Once you contact the EAP you will be provided a name or list of names for mental health, behavioral health, or chemical dependency providers in your area who help with the specific concern you have. Depending on the EAP, you will either contact the mental health counselor yourself or the EAP representative will call the provider, authorize services, and connect the provider with you. The number of sessions typically authorized is between 3-8. The services you receive are confidential. In instances where you’ve been mandated to attend EAP services, your employer may be informed of whether or not you participated as requested and informed of the status of your progress by the EAP representative. Confidentiality is also limited if you threaten to harm yourself or someone else.

You may wish to continue services beyond the authorized number of EAP sessions, in which case you can choose to use your health insurance coverage or pay for ongoing services yourself. Check with your counselor and insurance company to determine whether the counselor is a provider with your insurance if you want to continue meeting using your health coverage. Not all counselors accept insurance and some only accept specific ones. Another option is to pay for the services out of pocket and then ask your counselor to provide you with a document that you give to your insurance company for reimbursement.

EAP services can be a helpful way to address personal or occupational problems in a short amount of time. A common barrier to receiving the service is that many employees are unaware that the benefit is available. Services are generally brief, solution-focused, and can help you maintain your work-life balance.

When I grow up…

When you think back to when you were 10 years old what did you dream of being when you grew up? Did you achieve that dream or did you take another path? How does what you became connect with what you wanted to be as a 10 year old?forkintheroad

When I was 10 years old I discovered music and knew I was going to grow up to be a great musician. I pursued my dream up into college and, based on the feedback I received from others, was a pretty great musician. I practiced diligently and consistently but found I was losing interest as a music major after a couple of years at the college level. I felt disappointed and reluctant to let go of something I had poured so much time and effort into and part of me felt like I was letting go of a part of my identity when I decided to take a break from college and musical performance.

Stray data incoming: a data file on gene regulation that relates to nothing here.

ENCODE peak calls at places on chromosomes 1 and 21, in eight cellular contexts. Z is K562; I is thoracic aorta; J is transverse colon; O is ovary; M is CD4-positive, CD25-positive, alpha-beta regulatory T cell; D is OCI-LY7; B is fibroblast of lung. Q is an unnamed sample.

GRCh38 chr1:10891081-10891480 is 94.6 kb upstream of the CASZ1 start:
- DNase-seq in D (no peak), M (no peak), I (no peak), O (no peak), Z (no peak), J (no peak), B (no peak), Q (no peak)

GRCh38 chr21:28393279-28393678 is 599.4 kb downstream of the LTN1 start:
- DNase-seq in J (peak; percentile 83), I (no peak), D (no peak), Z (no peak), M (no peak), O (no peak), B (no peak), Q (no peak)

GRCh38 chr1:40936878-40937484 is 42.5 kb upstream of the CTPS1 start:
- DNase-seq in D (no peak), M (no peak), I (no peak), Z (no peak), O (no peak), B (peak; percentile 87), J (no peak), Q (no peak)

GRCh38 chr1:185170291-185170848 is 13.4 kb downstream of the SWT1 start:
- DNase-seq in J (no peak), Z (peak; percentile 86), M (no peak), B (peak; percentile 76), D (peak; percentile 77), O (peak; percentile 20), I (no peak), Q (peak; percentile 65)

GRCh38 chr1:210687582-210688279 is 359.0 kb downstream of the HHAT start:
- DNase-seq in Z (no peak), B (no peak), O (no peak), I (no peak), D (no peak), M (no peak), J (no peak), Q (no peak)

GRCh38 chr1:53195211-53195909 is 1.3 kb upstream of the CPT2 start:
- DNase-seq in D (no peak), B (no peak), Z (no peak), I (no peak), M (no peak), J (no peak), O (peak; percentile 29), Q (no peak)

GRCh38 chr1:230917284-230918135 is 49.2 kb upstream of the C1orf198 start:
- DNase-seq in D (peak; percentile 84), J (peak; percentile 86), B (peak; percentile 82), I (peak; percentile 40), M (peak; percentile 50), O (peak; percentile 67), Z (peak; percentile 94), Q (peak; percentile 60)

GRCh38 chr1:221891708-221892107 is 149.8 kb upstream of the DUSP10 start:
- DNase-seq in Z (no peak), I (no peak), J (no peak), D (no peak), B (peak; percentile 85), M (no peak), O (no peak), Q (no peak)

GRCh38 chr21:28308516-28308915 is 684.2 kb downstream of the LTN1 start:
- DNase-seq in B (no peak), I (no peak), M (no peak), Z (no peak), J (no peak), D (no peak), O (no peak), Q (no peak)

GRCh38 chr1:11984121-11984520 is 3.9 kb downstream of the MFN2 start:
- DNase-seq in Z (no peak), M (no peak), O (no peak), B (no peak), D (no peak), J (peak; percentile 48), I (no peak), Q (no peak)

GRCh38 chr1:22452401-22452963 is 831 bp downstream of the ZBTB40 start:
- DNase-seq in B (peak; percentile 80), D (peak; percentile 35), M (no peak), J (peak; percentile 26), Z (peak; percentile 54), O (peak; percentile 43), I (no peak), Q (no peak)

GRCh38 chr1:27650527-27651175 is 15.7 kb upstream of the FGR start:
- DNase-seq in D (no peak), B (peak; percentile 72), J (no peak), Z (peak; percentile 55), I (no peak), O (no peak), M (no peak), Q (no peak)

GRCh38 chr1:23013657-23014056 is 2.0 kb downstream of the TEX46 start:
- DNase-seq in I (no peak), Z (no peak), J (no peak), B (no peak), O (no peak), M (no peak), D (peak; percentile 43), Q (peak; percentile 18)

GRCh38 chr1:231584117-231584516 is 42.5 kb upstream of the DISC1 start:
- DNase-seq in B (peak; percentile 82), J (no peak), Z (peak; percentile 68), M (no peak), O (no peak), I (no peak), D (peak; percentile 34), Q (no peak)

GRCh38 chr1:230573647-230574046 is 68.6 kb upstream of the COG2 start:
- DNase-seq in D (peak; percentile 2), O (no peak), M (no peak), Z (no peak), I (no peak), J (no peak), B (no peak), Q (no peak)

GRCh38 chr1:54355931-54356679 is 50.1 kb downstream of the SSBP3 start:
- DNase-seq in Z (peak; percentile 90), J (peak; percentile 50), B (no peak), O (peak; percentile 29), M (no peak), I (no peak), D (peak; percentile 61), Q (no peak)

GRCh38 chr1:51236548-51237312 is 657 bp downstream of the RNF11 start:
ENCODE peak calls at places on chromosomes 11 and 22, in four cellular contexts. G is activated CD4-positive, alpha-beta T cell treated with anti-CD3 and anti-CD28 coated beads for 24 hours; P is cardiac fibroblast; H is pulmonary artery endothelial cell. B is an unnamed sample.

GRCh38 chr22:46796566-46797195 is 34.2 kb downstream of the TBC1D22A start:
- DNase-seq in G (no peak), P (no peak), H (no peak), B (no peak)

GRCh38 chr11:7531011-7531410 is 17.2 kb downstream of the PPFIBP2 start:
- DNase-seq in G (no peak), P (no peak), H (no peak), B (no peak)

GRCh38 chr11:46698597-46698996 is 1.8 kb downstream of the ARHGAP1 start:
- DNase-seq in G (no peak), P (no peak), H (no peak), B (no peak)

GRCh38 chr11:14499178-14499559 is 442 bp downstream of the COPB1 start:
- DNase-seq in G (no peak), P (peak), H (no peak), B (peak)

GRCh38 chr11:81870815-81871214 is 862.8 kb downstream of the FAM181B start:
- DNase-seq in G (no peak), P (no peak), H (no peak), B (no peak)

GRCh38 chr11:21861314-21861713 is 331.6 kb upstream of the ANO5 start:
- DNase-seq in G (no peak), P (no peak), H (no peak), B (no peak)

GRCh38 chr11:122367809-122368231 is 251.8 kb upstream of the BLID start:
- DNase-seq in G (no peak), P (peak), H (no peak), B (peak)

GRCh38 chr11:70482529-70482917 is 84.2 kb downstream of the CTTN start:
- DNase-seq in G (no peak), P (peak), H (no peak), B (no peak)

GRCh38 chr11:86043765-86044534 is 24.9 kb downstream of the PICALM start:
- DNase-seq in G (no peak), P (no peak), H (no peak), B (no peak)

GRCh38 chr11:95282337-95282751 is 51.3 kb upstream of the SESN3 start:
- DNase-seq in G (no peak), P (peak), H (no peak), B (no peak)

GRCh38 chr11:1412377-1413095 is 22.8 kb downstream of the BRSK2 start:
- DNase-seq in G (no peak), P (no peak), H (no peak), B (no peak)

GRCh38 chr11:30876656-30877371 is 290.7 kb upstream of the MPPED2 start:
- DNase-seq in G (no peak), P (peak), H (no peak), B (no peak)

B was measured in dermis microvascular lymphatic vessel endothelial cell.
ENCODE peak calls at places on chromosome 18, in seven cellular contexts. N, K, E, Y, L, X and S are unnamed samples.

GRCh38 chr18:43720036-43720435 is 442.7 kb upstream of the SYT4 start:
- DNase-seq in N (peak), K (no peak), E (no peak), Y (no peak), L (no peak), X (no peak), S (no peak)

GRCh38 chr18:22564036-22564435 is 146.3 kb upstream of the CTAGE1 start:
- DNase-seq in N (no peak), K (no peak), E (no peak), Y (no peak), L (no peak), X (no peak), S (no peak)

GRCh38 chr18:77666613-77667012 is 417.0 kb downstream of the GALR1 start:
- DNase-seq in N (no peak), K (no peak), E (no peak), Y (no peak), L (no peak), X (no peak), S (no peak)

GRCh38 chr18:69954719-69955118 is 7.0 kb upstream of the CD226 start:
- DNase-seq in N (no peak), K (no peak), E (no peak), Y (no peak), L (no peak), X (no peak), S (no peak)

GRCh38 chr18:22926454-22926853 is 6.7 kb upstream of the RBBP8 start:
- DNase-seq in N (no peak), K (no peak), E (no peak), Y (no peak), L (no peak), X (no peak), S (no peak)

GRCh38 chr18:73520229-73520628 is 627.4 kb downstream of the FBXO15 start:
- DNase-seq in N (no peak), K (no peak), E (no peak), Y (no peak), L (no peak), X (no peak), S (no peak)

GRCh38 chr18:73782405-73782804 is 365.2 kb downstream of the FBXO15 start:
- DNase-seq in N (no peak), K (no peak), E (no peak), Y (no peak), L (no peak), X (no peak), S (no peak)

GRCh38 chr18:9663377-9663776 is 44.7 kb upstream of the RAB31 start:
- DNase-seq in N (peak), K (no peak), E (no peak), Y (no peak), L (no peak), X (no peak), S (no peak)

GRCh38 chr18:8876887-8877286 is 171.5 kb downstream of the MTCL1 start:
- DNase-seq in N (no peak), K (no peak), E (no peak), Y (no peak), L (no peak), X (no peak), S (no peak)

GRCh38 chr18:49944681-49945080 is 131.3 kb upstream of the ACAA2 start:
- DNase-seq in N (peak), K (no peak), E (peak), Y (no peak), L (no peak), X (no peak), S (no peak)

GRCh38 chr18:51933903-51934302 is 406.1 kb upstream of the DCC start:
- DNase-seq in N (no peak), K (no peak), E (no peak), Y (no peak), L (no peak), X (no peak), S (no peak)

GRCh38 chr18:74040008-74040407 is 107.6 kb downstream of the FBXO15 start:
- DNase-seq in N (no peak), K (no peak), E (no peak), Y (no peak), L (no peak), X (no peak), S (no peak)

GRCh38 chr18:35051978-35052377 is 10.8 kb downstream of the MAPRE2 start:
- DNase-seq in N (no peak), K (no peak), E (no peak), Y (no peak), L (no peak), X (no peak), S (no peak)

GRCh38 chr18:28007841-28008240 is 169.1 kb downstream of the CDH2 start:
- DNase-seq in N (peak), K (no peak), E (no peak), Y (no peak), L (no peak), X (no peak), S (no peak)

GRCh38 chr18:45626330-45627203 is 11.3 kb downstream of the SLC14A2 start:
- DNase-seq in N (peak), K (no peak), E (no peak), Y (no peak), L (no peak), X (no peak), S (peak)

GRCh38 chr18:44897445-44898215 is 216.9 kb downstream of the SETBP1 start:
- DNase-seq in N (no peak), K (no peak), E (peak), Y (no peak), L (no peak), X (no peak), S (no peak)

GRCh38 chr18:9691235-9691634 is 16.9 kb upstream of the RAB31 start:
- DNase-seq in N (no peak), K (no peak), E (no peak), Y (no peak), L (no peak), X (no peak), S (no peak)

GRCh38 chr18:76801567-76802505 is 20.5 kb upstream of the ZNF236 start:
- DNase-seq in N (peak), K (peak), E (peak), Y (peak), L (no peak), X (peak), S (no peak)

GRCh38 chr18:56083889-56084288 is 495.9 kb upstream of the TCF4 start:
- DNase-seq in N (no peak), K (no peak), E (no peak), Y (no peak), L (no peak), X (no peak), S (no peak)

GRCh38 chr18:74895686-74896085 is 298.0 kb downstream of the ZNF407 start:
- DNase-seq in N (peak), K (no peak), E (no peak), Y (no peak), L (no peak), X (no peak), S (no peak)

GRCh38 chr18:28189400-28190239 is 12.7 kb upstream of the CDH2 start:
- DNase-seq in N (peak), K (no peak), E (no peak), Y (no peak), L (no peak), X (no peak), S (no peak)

I eventually decided to pursue an interest in studying psychology and returned to college. I immediately loved the class content and found that I thrived on reading, studying, taking tests, and writing papers! Of course, I needed to do something with a psychology degree and decided that I wanted to pursue a path as a counselor, which meant more school. Grad school was grueling but incredibly rewarding and transformative for me. Leaving behind my musician-identity allowed me to discover new talents I never realized I had. I found that letting go was both scary and rewarding. Now, I enjoy helping others explore their own identities and paths.

I think my two paths are connected with a desire for creativity. Music allowed me to create new compositions and interpret notes in my own way. Counseling allows me to meet hundreds of different people and help create positive changes as we work toward goals together. Counselors can use different theories and dozens of techniques to help people which provides an ideal environment for creativity. Among many other things, counseling can be a helpful way to explore your identity, interests, strengths, and feelings about facing life’s transitions. I’m happy to be a part of so many people’s lives whose personal journeys have crossed paths with the professional path I chose.

Inspired by a prompt from: Ballerina Fireman Astronaut Movie Star

Abusive Relationships Booklet

bookletFeatured image

Click on the booklet link above to view a PDF file and learn about the abuse cycle, different forms of abuse, how abuse might affect victims and their children, how survivors may cope in healthy ways during and after an abusive relationship, five qualities found in healthy relationships, and some tips for safety planning in an unhealthy or abusive relationship. There are areas for reflection and journaling in each section.